Researchers seeking a vaccine to protect pregnant women against malaria have stumbled across what they believe to be a potential cancer treatment. In cell cultures and mice with multiple forms of the disease, malaria proteins armed with a toxin sought out and absorbed cancer cells, released the toxin and then destroyed the cells, according to a news release.

Malaria researchers at the University of Copenhagen and cancer scientists at the University of British Columbia, who published their findings Monday in the journal Cancer Cell, said they plan to test their results in humans within four years.

“For decades, scientists have been searching for similarities between the growth of a placenta and a tumor,” Ali Salanti, a professor in the department of immunology and microbiology at the University of Copenhagen, said in the release. “The placenta is an organ, which within a few months grows from only few cells into an organ weighing [approximately] 2 pounds, and it provides the embryo with oxygen and nourishment in a relatively foreign environment. In a manner of speaking, tumors do much the same— they grow aggressively in a relatively foreign environment.”

Salanti’s research— conducted with Mads Daugaard, head of the Laboratory of Molecular Pathology at the Vancouver Prostate Center at the University of British Columbia— suggests that the carbohydrate the malaria parasite attaches itself to in the placenta in pregnant women is identical to a carbohydrate found in cancer cells.

“We examined the carbohydrate’s function. In the placenta, it helps ensure fast growth,” Salanti said in the release. “Our experiments showed that it was the same in cancer tumors. We combined the malaria parasite with cancer cells, and the parasite reacted to the cancer cells as if they were a placenta and attached itself.”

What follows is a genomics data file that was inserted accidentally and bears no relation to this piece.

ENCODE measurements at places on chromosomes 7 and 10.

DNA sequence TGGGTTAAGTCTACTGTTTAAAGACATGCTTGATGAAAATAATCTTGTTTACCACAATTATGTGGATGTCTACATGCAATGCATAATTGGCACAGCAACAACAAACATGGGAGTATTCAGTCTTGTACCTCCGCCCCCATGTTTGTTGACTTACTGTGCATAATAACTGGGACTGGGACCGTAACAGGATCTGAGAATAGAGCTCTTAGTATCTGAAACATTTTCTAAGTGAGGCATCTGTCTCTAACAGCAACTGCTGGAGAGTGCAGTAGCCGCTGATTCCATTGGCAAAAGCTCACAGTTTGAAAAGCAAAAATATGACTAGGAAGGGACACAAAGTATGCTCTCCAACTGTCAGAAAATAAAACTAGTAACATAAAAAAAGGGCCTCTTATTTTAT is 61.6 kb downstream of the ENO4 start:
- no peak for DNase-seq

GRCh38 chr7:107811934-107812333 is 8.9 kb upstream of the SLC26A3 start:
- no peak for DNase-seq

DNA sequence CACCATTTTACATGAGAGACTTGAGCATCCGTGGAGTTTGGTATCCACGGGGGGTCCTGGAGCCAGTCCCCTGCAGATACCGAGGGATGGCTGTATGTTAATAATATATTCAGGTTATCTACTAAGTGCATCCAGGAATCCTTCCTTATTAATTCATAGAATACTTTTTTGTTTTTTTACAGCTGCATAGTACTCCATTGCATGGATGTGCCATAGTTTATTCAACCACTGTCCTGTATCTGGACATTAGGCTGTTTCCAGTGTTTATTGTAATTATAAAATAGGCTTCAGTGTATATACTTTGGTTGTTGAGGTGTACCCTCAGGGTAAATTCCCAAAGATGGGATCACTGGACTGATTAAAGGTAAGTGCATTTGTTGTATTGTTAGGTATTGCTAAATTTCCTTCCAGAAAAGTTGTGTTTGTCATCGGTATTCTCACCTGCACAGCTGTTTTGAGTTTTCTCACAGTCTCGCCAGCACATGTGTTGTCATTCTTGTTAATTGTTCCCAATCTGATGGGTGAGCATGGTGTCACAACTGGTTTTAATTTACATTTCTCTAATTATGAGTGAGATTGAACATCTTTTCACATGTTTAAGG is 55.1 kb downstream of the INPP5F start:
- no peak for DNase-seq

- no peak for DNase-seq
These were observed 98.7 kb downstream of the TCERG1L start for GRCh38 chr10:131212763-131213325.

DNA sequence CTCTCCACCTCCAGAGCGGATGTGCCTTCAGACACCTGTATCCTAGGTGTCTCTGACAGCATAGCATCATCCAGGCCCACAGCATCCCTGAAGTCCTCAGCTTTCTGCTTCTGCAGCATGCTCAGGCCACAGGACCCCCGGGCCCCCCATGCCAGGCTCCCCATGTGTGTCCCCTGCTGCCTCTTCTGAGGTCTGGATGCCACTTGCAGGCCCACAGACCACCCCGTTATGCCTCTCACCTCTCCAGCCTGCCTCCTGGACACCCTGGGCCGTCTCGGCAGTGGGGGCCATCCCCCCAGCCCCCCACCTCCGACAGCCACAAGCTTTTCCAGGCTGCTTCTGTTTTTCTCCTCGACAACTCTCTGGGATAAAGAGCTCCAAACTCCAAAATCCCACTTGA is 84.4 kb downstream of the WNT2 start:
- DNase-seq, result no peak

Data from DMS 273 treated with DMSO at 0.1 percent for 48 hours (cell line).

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To test the power of the toxin with the malaria parasite against cancer, researchers analyzed thousands of samples— including brain tumors and leukemias— and observed that the combination could target more than 90 percent of all types of tumors.

They also evaluated the drug in mice that were implanted with three types of human tumors: non-Hodgkin’s lymphoma, prostate cancer and metastatic bone cancer. The treated mice with non-Hodgkin’s lymphoma saw their tumors reduced to about one-fourth the size of the tumors in the control group. In the treated mice with prostate cancer, tumors in two of the six rodents disappeared. And five out of the six treated mice that had metastatic bone cancer stayed alive, compared to none of the mice in the control group.

“It appears that the malaria protein attaches itself to the tumor without any significant attachment to other tissue,” Thomas Mandel Clausen, a Ph.D. student at the University of Copenhagen, who has been part of the research for the past two years, said in the release. “And the mice that were given doses of protein and toxin showed far higher survival rates than the untreated mice. We have seen that three doses can arrest growth in a tumor and even make it shrink.”

Salanti said in the researchers’ forthcoming test in humans, they will analyze drug function and dosing as well as any potential side effects.

“We’re optimistic because the protein appears to only attach itself to a carbohydrate that is only found in the placenta and in cancer tumors in humans,” he said in the release.